Fed gov't agencies warn state courts about right to counsel obligations

03/21/2016, Miscellaneous, Child Support Enforcement (Civil Contempt)

On March 14, 2016, the Department of Justice issued a press release announcing a package of resources to assist state and local courts with handling cases where indigent litigants are jailed for failing to pay fees and fines.  Included in this package was a Dear Colleague letter addressed to state and local courts that covered those courts' responsibilities with respect to right to counsel:

 

[C]ourts must ensure defendants’ right to counsel in appropriate cases when enforcing fines and fees. Failing to appear or to pay outstanding fines or fees can result in incarceration, whether through the pursuit of criminal charges or criminal contempt, the imposition of a sentence that had been suspended, or the pursuit of civil contempt proceedings. The Sixth Amendment requires that a defendant be provided the right to counsel in any criminal proceeding resulting in incarceration, see Scott v. Illinois, 440 U.S. 367, 373 (1979); Argersinger v. Hamlin, 407 U.S. 25, 37 (1972), and indeed forbids imposition of a suspended jail sentence on a probationer who was not afforded a right to counsel when originally convicted and sentenced, see Alabama v. Shelton, 535 U.S. 654, 662 (2002). Under the Fourteenth Amendment, defendants likewise may be entitled to counsel in civil contempt proceedings for failure to pay fines or fees. See Turner, 131 S. Ct. at 2518-19 (holding that, although there is no automatic right to counsel in civil contempt proceedings for nonpayment of child support, due process is violated when neither counsel nor adequate alternative procedural safeguards are provided to prevent incarceration for inability to pay).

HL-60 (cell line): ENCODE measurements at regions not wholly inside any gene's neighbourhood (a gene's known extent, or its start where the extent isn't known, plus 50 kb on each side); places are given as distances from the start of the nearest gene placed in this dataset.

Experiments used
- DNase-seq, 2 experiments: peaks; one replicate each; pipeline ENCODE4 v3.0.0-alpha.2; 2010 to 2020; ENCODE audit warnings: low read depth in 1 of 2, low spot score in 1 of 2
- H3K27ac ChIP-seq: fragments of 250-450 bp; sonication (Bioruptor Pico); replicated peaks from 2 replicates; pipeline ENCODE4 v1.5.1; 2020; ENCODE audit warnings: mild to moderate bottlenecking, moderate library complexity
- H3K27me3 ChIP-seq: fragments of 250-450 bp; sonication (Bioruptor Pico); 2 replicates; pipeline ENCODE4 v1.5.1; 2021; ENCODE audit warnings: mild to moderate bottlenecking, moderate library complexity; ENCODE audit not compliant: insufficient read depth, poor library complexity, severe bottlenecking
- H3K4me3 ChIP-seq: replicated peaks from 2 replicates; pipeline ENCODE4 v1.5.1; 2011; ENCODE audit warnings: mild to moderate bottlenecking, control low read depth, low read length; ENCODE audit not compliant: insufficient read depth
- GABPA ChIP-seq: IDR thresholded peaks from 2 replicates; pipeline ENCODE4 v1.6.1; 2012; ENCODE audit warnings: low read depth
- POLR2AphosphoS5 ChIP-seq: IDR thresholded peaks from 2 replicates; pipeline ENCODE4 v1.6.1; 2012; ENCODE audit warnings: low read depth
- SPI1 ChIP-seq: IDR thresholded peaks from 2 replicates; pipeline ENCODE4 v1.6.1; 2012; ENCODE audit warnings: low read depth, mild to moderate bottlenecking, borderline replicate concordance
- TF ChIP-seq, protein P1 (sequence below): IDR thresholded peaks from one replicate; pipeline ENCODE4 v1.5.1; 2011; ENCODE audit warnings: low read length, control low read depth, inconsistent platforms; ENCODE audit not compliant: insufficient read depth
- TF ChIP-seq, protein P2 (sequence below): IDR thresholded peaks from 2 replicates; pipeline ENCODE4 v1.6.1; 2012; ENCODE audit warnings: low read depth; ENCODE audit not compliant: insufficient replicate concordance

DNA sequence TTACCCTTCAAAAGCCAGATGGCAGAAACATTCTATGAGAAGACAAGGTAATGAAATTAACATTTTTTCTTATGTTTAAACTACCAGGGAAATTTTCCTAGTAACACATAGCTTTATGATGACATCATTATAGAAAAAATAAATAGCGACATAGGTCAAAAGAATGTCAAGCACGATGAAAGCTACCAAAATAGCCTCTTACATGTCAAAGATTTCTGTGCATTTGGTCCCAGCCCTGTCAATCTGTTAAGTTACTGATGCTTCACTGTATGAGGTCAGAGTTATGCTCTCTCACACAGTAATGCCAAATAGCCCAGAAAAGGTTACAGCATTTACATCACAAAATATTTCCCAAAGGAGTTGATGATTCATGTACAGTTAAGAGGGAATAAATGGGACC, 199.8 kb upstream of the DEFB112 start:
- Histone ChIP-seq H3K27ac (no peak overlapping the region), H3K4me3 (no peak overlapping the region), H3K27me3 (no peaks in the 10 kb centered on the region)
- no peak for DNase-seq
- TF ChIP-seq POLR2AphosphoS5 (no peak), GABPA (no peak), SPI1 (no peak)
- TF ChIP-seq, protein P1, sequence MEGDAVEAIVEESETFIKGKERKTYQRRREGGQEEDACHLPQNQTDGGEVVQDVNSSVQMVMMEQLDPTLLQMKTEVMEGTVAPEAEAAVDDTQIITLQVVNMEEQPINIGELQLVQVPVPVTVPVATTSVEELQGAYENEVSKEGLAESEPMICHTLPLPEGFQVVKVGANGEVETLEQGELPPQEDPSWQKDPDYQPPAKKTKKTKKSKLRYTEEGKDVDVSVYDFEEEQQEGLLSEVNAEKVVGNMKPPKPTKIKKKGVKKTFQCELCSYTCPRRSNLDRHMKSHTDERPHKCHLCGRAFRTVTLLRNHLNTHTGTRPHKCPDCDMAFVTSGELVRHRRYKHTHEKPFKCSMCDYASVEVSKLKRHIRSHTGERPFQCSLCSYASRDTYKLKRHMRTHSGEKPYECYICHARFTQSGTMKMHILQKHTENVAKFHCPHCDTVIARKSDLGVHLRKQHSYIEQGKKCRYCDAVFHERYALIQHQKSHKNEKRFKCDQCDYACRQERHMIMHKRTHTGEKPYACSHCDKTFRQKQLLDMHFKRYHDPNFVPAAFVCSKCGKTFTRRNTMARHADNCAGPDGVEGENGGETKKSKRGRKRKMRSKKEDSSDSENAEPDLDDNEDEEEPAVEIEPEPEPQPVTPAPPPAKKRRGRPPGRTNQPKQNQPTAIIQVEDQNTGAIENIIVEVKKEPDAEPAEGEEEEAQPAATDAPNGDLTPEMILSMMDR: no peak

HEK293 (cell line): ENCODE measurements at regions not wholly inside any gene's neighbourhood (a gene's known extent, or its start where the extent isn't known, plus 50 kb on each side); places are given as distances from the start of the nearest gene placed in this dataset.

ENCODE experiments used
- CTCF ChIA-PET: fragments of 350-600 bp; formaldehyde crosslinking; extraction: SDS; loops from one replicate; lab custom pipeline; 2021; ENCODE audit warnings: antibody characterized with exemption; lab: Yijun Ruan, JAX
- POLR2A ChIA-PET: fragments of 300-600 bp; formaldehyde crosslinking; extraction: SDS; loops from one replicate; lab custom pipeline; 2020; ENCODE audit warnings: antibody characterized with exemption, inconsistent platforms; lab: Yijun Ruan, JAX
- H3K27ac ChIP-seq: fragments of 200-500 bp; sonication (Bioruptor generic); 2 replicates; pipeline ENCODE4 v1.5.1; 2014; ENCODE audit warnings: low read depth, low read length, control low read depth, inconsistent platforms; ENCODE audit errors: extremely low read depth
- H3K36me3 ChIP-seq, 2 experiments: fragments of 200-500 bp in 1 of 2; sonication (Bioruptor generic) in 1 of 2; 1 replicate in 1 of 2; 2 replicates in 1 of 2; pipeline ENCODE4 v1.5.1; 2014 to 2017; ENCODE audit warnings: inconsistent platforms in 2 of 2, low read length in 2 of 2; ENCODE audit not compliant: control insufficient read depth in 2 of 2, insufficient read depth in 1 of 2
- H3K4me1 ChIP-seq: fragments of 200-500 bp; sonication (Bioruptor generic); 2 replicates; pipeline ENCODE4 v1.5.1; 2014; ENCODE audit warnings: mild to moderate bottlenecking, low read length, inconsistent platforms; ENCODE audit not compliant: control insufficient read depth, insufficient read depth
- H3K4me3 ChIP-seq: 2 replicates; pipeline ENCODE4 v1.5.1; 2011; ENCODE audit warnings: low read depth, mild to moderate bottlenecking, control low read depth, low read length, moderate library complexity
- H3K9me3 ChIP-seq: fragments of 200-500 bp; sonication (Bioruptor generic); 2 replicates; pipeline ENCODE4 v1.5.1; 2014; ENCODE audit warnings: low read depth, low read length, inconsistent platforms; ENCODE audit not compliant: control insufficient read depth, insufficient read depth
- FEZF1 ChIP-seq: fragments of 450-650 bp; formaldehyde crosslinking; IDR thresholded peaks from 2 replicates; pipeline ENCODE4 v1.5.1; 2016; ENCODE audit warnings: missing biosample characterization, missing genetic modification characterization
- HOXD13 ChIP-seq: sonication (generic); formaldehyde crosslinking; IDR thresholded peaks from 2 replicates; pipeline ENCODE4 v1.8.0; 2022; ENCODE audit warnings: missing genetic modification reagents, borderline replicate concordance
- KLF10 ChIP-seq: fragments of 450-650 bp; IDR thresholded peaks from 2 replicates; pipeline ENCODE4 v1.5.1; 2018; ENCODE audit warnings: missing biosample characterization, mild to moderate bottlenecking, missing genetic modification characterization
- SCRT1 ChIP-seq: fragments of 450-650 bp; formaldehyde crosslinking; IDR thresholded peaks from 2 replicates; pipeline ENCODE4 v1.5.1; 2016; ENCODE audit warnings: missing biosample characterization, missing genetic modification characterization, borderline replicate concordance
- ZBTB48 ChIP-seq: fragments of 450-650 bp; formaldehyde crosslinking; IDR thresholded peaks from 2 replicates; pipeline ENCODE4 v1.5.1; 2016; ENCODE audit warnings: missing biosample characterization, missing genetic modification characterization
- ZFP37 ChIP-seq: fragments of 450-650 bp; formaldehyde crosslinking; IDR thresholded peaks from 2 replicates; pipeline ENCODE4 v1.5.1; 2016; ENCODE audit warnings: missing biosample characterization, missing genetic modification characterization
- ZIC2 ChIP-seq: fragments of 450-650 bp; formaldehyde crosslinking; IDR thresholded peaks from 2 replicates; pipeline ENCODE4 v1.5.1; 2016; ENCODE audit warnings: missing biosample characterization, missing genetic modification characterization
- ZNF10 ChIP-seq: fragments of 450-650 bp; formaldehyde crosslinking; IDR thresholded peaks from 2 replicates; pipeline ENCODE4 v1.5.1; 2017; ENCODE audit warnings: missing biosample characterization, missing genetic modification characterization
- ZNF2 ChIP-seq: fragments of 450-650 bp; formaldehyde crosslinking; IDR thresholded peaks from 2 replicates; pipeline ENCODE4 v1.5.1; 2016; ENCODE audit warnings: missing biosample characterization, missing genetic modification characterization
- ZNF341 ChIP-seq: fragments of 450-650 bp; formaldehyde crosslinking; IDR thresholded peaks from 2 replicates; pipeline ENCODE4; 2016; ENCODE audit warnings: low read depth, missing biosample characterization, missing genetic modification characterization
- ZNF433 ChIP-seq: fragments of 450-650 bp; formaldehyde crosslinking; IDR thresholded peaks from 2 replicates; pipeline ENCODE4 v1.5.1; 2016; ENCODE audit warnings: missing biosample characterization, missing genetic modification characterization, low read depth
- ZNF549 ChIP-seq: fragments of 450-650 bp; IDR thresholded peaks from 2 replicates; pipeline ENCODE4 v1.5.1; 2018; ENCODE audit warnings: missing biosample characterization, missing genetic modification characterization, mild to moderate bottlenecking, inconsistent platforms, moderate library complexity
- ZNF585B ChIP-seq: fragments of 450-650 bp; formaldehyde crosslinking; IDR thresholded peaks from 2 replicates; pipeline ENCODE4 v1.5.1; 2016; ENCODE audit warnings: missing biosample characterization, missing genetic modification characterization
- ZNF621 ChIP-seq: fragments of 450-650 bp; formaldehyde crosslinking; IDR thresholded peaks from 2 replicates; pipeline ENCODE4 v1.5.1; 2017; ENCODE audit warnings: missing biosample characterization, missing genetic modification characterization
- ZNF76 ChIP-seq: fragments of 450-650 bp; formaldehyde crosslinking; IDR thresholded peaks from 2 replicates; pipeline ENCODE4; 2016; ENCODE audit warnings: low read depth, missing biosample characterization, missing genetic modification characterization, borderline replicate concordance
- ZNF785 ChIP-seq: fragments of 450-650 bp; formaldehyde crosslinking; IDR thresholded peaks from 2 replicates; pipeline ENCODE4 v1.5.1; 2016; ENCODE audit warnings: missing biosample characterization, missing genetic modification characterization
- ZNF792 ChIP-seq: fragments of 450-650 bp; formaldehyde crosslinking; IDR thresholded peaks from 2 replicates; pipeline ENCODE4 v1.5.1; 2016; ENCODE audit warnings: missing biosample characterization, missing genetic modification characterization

On March 21, 2016, the Office of Child Support Enforcement issued its own Dear Colleague letter that referenced the DOJ letter and noted the applicability of the right to counsel language to child support enforcement proceedings.